In the Spring of 1756 the French and Indian War became painfully real to Pennsylvanians living west of the Susquehanna. The first scattered Indian raids, in the fall of 1755, had been interrupted by winter, but now were resumed in earnest. Incited and aided by the French enemy, recently established in western Pennsylvania, Delaware and Shawnee Indians, under their leaders, Shingas and Captain Jacobs, swept down to burn, kill, and capture.
During the winter the province had built and garrisoned four forts west of the Susquehanna River: Fort George (Patterson's Fort), Fort Granville, Fort Shirley, and Fort Lyttelton. These were so widely spaced, however, that the Indians passed them by to attack the settlements themselves, but the raids continued. Prisoners who escaped their Indian captors reported that the war parties had their headquarters at Kittanning, a settlement of Delaware Indians who had removed from eastern Pennsylvania, and a place known for thirty years to Pennsylvania traders who dealt with these Indians. Now, it was said, this place (whose Delaware name means "at the great river") held more than a hundred white captives.
The frontier attacks reached a climax on July 30, 1756, when a force of Indians headed by Captain Jacobs and supported by fifteen Frenchmen besieged Fort Granville and, having set fire to the place and killed the lieutenant then in command, forced the garrison to surrender. This destruction of a Provincial fort called for revenge and also for a reorganization of defenses for greater strength and better protection. The chief responsibility for these tasks lay upon Lieutenant Colonel John Armstrong, commander of the Second Battalion of the Pennsylvania Regiment, which garrisoned the forts west of the Susquehanna. Accordingly, with the approval of Governor Robert Hunter Morris, the officer drew up secret plans for an attack upon the Indians. Using information obtained from John Baker, an escaped prisoner, he prepared to march almost his entire battalion to Kittanning.
Marching by various routes, three hundred men of Armstrong's six garrisons assembled at Fort Shirley, the most advanced of the forts; and on Monday, August 30, the main body of troops set out from this place, preceded by an advance party which they overtook at the Allegheny Mountain on Friday, September 3. The route they followed was the old one used by the Indian traders, running across present Huntingdon, Blair, Cambria, Indiana, and Armstrong Counties to the Allegheny River a little below present Kittanning. By Monday, September 6, the expedition, still undiscovered by the Indians, reached a point in present Cambria County about fifty miles from Kittanning. From this place scouts went forward to reconnoiter. Upon their return, the next day, the troops stored their supplies on scaffolds, and set out on an unbroken march, continuing into the night of September 7, to Kittanning.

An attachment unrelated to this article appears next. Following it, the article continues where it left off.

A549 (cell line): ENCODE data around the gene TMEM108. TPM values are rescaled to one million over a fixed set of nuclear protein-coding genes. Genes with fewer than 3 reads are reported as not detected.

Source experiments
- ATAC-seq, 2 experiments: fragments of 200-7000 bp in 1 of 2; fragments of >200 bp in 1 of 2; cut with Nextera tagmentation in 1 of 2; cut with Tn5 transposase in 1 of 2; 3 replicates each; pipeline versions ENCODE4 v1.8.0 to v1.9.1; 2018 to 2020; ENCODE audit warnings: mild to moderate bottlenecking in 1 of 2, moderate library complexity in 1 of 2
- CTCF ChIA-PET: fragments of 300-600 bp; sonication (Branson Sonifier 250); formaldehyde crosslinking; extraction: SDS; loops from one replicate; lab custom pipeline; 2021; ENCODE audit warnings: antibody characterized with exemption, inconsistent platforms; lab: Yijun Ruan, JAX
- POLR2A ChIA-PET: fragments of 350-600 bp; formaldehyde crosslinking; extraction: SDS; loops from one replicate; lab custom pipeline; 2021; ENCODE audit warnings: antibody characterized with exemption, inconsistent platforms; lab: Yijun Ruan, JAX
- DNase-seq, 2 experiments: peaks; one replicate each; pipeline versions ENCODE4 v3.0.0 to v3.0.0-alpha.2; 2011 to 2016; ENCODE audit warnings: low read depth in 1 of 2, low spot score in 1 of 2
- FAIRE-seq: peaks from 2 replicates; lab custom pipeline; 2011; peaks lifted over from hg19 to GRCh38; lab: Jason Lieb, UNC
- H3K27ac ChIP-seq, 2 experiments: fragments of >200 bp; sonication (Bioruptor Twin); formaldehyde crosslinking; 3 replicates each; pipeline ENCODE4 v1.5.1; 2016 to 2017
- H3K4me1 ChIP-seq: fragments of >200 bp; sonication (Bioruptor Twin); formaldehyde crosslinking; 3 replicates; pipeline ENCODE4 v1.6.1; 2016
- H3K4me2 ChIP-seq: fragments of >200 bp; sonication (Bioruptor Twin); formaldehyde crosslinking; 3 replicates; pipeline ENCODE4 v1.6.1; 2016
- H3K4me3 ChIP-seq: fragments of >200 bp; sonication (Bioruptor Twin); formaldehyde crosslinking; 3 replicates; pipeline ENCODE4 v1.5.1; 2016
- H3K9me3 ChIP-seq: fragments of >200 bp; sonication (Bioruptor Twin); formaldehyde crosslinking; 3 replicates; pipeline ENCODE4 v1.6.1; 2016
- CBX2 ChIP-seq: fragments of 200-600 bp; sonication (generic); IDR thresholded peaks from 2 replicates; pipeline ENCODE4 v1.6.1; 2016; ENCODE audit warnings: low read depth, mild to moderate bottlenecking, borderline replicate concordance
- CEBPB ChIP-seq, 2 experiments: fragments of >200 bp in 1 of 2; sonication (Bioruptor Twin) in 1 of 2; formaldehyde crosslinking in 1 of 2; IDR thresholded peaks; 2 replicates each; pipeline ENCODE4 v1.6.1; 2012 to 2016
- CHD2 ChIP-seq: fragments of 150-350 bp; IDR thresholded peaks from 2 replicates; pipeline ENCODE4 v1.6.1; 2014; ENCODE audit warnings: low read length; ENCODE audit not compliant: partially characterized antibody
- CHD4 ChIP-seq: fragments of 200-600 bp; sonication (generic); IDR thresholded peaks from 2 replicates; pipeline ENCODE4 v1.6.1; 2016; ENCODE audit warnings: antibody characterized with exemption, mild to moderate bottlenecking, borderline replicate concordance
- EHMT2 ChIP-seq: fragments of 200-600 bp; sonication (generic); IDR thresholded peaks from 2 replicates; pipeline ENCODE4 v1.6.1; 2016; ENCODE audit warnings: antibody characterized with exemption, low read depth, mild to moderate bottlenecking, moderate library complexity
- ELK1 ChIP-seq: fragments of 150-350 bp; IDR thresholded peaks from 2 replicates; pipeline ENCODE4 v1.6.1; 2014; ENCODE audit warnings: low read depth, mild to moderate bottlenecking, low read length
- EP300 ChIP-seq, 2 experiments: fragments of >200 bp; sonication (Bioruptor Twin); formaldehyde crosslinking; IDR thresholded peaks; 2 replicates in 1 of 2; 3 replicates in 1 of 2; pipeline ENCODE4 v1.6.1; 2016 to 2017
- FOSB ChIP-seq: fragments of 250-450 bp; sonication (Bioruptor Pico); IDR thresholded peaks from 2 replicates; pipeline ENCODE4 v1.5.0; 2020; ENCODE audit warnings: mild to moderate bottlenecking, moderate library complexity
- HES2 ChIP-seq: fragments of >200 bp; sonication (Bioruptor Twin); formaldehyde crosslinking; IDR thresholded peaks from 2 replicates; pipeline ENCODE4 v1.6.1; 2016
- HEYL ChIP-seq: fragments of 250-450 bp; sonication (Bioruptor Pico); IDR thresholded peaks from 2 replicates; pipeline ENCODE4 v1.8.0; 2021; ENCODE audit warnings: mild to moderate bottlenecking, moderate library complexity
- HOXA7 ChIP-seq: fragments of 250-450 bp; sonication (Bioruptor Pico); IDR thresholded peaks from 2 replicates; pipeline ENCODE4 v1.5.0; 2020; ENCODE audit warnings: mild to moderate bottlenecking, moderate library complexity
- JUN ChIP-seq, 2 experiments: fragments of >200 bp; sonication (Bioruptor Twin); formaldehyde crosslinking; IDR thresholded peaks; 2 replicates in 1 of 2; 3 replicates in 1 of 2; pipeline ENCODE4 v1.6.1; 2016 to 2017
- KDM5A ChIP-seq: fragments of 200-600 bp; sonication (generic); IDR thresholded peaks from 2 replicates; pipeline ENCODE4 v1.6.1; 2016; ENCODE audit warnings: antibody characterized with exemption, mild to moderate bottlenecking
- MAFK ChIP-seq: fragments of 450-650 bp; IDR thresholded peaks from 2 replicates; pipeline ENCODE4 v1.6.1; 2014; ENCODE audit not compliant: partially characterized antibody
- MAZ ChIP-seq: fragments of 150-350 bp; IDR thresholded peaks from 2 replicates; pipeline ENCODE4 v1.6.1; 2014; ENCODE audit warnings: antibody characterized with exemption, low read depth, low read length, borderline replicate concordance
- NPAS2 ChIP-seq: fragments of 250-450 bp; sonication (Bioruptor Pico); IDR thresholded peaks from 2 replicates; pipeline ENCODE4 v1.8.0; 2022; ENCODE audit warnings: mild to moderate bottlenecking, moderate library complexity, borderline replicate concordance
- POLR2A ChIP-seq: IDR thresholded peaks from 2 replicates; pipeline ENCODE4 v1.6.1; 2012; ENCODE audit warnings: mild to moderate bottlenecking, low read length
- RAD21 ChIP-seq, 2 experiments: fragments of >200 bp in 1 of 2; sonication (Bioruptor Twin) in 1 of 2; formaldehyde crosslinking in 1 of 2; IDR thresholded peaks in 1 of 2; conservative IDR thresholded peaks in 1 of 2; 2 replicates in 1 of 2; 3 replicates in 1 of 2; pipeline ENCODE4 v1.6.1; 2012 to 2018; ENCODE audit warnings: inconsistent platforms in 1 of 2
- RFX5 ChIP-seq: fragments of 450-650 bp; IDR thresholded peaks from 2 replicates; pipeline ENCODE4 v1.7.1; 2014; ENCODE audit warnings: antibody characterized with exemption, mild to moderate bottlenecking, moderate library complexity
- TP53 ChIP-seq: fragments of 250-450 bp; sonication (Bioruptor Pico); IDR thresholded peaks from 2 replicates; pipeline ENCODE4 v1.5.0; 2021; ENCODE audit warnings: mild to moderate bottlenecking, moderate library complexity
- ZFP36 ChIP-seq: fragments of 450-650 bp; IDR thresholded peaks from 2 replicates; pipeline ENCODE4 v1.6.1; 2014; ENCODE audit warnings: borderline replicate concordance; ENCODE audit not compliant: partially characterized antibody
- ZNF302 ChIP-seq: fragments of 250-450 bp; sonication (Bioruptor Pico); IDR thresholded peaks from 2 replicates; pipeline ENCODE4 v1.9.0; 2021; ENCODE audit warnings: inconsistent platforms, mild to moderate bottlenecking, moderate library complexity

Several miles southeast of Kittanning, Armstrong's scouts discovered a fire, with a few Indians visible around it. Not daring to attack this party for fear of alarming the town, Armstrong assigned Lieutenant James Hogg and twelve men to watch these Indians and to attack them at daybreak. The main body of troops moved on through the darkness. Not far away-at a place now called Blanket Hill-the men left their horses, blankets, and other baggage, and turned from the path to make a detour through the woods. The setting moon lighted the head of the column to the river, within a quarter-mile of the lower end of the Indian town.
Weary from a thirty-mile march, the soldiers slept briefly, until daybreak. Then the last companies in the column, who had not yet descended the steep hill east of the town, were ordered to march northward along this hill, to outflank the main Indian settlement. About twenty minutes later, Armstrong ordered the attack to begin. Led by their captains, the soldiers advanced into the lower part of the town, from which many of the Indians fled.